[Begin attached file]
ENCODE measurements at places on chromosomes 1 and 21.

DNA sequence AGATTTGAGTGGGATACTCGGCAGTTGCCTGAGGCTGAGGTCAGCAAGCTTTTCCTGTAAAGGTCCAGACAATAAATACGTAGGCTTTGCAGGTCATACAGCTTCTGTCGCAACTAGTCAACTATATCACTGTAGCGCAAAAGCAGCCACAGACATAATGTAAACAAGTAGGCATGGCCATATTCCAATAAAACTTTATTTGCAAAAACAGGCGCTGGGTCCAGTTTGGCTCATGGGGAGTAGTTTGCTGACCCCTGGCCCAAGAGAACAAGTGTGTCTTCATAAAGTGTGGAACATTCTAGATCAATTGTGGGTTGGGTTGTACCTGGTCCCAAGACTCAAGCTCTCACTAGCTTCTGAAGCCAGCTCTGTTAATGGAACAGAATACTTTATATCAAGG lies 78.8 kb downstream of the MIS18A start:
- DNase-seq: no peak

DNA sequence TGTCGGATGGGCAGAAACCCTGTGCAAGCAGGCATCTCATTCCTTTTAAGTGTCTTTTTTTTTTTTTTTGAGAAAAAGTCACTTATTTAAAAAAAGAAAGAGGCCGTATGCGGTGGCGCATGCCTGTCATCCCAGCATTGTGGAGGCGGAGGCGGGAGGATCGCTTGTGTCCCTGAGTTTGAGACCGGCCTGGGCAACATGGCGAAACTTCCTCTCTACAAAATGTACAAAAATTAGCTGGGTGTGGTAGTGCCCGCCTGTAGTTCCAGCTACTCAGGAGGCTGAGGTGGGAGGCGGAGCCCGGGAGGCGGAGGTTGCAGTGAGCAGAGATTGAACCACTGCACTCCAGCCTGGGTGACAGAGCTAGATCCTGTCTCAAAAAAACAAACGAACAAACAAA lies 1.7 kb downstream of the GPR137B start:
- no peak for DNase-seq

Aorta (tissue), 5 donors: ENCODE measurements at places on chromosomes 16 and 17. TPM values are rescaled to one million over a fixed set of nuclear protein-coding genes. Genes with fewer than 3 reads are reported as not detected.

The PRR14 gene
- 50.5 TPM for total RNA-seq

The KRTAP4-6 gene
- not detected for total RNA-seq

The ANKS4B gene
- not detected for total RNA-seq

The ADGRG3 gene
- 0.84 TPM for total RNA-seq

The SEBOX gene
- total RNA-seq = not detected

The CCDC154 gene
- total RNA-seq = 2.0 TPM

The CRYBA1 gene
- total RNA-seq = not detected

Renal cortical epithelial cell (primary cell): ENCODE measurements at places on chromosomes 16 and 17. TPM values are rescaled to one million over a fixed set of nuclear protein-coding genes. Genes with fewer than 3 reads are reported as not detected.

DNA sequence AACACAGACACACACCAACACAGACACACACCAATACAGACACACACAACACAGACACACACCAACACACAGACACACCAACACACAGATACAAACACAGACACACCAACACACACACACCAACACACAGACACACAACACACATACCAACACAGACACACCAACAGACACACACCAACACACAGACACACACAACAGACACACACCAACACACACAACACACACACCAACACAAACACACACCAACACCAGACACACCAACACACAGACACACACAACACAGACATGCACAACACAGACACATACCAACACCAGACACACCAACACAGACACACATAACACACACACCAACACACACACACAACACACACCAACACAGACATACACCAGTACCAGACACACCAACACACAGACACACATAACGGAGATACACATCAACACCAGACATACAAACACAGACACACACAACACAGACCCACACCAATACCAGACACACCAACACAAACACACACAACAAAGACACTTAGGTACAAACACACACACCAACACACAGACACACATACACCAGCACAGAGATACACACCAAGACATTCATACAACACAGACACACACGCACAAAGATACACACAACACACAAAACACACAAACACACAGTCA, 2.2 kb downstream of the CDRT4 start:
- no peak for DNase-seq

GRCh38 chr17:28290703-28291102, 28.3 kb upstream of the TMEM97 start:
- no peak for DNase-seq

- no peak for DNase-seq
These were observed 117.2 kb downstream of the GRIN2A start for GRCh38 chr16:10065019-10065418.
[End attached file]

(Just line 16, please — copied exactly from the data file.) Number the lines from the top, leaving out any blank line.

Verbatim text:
- total RNA-seq = not detected